Great for: Seljuk History, Silk Road, Caravanserai, Road tripping
Sitting in the sleepy village of Susuz is a beautifully restored 13th century caravanserai (fortified inn) that once served as a safe haven along the vast network of trade routes that spread all over the medieval world. While there doesn’t appear to be any certain date to the building of this particular caravanserai stylistic analysis suggests that it was built during the reign of Seljuk Sultan Giyaseddin Keyhusrev II (1237-1246), who is also likely to have commissioned the building.
Susuz Han (meaning “waterless inn”) would have originally been built in two main parts: a courtyard surrounded by a portico, and the large covered section that still stands today. While the courtyard section is completely missing you can see where its walls once extended out from the current building (see above picture).
The covered hall is fronted by an elaborately decorated doorway that has some pretty unique details. On either side of the doorway there is a niche in the wall topped by a pair of flying angels as well as a pair of serpentine dragons. The dragons strongly resemble those found at the Sultan Hanı Caravanserai in Kayseri.
The interior of the han is well worth checking out. The low pointed arches and corridors are centred upon a high central dome. A small amount of light is let in through narrow slit windows in the walls and dome which attest to the defensive purposes of the building and give it an eerie atmosphere.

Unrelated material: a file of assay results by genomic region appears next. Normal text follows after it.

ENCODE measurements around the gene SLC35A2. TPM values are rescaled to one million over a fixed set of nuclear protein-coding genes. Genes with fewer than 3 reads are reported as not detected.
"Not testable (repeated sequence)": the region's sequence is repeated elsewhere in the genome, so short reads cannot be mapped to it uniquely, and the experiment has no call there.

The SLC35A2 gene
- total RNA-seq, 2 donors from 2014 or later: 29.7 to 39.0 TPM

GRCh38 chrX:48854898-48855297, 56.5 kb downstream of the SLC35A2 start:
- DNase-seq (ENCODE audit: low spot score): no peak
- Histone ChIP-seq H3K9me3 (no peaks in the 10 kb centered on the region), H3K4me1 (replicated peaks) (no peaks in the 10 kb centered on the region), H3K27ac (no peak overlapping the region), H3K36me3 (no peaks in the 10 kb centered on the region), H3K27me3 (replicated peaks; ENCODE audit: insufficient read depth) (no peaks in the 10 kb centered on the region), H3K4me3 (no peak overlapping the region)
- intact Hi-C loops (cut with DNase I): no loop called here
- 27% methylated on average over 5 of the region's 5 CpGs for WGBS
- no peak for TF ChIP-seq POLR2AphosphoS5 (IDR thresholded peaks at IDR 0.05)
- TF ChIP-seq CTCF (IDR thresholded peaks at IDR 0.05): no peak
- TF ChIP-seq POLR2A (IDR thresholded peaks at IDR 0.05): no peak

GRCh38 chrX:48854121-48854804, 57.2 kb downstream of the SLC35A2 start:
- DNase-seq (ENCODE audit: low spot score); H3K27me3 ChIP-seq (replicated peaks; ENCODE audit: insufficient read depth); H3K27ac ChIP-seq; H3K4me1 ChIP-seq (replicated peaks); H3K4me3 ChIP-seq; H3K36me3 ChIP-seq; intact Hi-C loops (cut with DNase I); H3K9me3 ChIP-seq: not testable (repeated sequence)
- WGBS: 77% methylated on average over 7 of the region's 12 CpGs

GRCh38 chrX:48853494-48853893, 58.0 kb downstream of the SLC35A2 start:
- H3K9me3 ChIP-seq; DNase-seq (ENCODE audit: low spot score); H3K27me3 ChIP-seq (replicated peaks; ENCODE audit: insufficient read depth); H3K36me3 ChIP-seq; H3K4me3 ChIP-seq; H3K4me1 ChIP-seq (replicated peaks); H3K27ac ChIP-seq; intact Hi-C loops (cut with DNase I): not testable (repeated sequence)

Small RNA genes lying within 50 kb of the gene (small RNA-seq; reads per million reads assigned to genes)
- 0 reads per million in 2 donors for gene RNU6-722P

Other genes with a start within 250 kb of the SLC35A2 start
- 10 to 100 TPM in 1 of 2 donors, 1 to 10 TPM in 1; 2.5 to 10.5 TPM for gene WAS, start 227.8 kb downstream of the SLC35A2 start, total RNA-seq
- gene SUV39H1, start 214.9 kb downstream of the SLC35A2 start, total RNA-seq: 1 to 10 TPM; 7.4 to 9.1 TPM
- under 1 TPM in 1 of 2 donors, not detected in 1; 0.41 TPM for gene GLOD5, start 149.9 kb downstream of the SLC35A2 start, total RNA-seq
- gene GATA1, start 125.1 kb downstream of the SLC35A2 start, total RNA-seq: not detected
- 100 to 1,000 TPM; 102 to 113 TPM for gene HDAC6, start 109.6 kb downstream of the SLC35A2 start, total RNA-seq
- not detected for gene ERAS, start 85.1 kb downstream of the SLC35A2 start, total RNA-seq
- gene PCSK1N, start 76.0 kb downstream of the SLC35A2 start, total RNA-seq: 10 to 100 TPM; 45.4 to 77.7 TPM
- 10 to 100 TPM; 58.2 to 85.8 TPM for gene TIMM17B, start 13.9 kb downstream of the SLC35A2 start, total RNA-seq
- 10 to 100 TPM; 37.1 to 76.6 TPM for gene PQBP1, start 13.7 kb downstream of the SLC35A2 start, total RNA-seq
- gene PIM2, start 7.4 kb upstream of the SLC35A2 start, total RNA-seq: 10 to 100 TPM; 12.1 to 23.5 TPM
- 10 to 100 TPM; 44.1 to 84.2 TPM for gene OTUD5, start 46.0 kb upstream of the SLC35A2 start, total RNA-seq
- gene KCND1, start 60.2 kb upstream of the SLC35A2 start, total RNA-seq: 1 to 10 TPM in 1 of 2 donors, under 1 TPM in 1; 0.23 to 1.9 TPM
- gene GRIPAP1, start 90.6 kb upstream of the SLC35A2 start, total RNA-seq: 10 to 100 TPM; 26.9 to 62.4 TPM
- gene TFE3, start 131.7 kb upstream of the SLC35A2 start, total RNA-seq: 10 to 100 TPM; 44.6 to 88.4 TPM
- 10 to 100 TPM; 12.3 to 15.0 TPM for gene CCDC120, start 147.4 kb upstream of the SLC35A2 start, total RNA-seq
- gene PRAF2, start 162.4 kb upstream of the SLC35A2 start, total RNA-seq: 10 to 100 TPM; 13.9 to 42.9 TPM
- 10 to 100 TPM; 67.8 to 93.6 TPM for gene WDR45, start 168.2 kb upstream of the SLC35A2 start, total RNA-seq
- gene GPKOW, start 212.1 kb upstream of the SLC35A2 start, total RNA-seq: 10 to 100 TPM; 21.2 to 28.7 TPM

While the interior of the dome may be plain and round the exterior is tall and pointed, shaped with thick curved ribbing. Until restoration work was undertaken the dome had completely collapsed.
How To Get There
Sitting in the midst of the village of Susuz, the medieval Caravanserai is easily visible from the D650 highway that runs North-South connecting Istanbul in the North to the tourist hub of Antalya in the South. There are clearly posted brown signs at either end of the town which is 70 kms North of Antalya and 55 kms south of Burdur.
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Where To Stay
Despite Susuz Han having once been an inn, you won’t be able to stay here today unless you’re looking to park an RV or pitch a tent in one of the nearby fields. The nearby town of Bucak (12 km away) has only very limited options for accommodation whereas the cities of Burdur (55kms) and Isparta (75 kms) both have a wider range of hotels to choose from. For the widest range of options Antalya, with its many attractions, quaint hostels, and seaside all-inclusives is only 70 kms away.
Planning on visiting Susuz Han? Make sure to check out what other sights are in the province!
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